Monday, March 18, 2013

Meet Ben

On Saturday, while I was absolutely freezing and couldn't feel my fingers, a trailer showed up with a big, grey gelding in it.  Just a week after the idea appeared, the Prelim level horse arrived.  I was in knots.  It's a big risk to take on a lease while owning another horse.  Sure, she's for sale, but we know how these things can go.  She could be for sale for years.  I signed up for a six month commitment to a second horse and my bank account is already screaming protests.

But no matter, I hustled out to get my first look at my new partner.  Tall, grey (hello Quicksilver), but he has a sweet face that you couldn't really see in his competition photos.  It was late enough that he was tucked into a stall and introductions to his new turn out group were delayed until the next morning.  I couldn't feel my fingers so I didn't even get a picture of him.  We got his food sorted out, went over last minute instructions, and left him to his own devices.  He paced a bit, but settled into eating quickly.  I had him in the stall next to the princess and she was making eyes at him.  She's such a flirt.

On Sunday I was at the barn at 7:30am to help introduce him to his new group.  I spent the next hour freezing, getting a sunburn, and watching as Ben decided that the bossy horses were annoying.  He walked off when the two bossy boys in the group tried to show how dominant they were, taking the school horse Red with him.  The two of them have already buddied up and spent most of the day eating or playing together.  I broke up the fun when I went to get Ben for his first real quality time with me.
To be fair, Ben's been out of work for awhile.  He's a TB that was running Prelim into the fall of 2012, so he's still pretty fit.  But having said that, he was such a JERK on the cross-ties.  I couldn't leave him alone long enough to sweep up the hair, I had to put him in his stall before he got hurt trying to turn around on the cross-ties.  He had no issue with running into me or trying to drag me around while being led.  I sent his owner an agitated text, checking to see if he knew about cross-ties and if he was always this herd-bound.  She said that he was antsy when out of work and that I should put him to work and tell him to knock it off.

I snapped a chain shank on and took him into the indoor to have a talk about expectations for ground manners.  As soon as he realized that I was not to be ignored and that he had to work, he suddenly turned into a perfectly polite horse to handle.  We spent 20 minutes working in hand, then 20 minutes on the lunge line to let him get those bucks out.  He turned into a complete puppy dog, standing on the cross ties politely while I finished grooming and checked saddle fit (my jumping saddle fits!).  I was relieved, since his behavior was so naughty to start that I was ready to send him back.

So long as I had his blankets off, I snapped a picture.

He looks like he's ready to take a nap.  And holy crap, look at those withers!  I'm lucky I've got a saddle that was picked out for a horse that looked just like him.  A cutback pommel is a life saver with these shark fin Thoroughbreds.  And right after this picture, he went and wallowed in the mud with his friends.  Of course.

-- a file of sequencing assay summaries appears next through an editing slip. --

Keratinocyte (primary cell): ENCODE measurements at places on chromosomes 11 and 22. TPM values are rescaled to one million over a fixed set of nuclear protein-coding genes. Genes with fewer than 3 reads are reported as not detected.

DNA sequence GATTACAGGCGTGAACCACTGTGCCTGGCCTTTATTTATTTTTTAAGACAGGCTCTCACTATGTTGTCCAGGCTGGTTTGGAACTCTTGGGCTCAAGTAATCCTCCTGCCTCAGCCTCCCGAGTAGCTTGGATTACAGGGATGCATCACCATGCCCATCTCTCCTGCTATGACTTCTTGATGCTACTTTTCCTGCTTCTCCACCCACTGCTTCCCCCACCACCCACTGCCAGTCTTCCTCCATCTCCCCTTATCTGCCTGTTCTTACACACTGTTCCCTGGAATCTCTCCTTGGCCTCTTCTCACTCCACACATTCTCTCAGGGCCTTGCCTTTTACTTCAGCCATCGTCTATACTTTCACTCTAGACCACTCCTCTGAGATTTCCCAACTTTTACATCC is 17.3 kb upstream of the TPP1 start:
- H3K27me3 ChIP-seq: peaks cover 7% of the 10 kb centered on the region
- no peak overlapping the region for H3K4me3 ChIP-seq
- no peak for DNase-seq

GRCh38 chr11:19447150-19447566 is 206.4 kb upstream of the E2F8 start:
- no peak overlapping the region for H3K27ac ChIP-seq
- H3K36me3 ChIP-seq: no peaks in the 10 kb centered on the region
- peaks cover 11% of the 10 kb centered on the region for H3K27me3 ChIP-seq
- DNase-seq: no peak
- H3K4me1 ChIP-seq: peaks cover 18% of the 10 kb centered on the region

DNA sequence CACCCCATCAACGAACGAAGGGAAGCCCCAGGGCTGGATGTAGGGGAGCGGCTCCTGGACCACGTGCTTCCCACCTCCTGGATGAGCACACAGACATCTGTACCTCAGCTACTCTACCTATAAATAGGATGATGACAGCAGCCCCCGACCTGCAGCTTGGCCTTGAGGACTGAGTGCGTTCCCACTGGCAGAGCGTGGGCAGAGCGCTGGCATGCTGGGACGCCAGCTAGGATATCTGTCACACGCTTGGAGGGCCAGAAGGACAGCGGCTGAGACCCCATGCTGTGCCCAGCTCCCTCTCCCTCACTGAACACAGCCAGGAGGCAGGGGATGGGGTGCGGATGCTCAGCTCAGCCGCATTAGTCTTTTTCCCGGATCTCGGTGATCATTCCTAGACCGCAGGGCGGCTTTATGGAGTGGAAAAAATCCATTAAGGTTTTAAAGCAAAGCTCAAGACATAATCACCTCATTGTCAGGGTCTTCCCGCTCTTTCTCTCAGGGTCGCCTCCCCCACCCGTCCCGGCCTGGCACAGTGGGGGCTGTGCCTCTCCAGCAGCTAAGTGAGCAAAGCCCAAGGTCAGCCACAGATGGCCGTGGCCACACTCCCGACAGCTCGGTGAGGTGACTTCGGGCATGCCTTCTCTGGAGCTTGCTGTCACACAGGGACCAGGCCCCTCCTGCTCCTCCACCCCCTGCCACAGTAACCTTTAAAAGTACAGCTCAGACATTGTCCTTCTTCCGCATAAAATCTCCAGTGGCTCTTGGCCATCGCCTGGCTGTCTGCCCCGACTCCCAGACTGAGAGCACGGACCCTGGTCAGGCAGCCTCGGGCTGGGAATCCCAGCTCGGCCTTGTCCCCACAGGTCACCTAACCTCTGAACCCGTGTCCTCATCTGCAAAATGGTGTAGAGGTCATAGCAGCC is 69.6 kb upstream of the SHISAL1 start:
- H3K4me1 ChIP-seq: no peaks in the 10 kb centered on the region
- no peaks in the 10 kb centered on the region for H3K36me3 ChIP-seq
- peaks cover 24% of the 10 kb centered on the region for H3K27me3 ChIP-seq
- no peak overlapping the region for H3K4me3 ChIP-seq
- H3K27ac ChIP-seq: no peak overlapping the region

And before anyone thinks I've forgotten her, the princess was also worked.  She's being a handful with spring and her first spring heat cycle.  Oh, the joys of mares.  You know spring is here when she suddenly decides that her flanks are not to be curried.  I didn't really give her a choice, though.  She's shedding at a ridiculous rate.  I thought she was just about done but noooooo.  Ankle deep pile of hair yet again today.  Where is it all coming from?  A TB mare has no business with that much hair.

Consistent work is keeping her under wraps and she's doing well.  We had a little incident where she threw a temper tantrum when she thought I was being rough and unfair.  I didn't necessarily agree, but as she was considering really acting up, I decided to try a different track and let her trot around with her head around her knees for about fifteen minutes before asking her to do much of anything.  I boggled her brain a bit when I asked her to do shoulder in, then a ten meter circle, then haunches in.  She did try, but decided I was out of my gourd.  We also tried her first shoulder in at the canter but she couldn't maintain the canter.  Not quite strong enough to do that move yet, so we'll have to keep working on her strength and endurance so that she can hold collection and really lift herself.  She did give me some lovely, balanced canters and one of her best transitions ever after the really intensive lateral work, so it's making a difference.  Her canter will always lag behind her trot, but it's improving.

Keeping both of these horses in work would be easier if Mother Nature would cooperate.  Another snow storm?  Really?  Where's the petition for this nonsense to stop?!


  1. Congratulations!! He looks very handsome. My horse gets the same way in cross tires when she is handled less. Glad he settled in well. How exciting!

  2. Congrats! I hope his manners continue to improve as he gets back in a program :)